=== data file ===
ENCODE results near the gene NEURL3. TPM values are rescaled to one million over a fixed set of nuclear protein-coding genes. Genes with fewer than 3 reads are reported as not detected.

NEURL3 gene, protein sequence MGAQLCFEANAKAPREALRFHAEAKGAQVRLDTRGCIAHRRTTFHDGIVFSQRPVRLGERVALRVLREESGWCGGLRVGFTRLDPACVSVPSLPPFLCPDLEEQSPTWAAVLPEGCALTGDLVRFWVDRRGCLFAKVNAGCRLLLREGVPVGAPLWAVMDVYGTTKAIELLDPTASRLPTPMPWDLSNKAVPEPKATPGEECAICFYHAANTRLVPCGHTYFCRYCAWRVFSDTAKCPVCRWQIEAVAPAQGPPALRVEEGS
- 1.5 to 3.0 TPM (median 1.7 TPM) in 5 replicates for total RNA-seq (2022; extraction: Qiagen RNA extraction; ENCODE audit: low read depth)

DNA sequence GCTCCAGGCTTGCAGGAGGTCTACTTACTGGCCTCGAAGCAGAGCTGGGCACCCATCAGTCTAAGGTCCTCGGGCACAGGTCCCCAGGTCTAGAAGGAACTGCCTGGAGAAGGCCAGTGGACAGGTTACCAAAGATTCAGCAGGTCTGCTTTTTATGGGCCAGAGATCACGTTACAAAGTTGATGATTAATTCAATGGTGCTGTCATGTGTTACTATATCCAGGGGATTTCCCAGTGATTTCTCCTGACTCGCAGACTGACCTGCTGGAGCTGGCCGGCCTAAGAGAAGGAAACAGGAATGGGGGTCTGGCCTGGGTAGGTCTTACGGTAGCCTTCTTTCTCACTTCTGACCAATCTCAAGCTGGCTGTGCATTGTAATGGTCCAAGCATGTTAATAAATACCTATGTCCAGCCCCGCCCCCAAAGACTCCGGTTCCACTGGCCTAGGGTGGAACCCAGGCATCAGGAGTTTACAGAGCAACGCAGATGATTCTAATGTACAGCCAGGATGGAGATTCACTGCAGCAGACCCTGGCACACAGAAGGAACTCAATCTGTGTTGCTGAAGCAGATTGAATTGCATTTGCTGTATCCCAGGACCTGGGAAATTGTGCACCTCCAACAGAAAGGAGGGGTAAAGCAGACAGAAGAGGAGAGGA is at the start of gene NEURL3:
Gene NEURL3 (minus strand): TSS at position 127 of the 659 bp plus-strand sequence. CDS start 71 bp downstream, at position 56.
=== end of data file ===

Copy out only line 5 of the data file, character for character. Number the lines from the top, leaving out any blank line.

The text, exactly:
Gene NEURL3 (minus strand): TSS at position 127 of the 659 bp plus-strand sequence. CDS start 71 bp downstream, at position 56.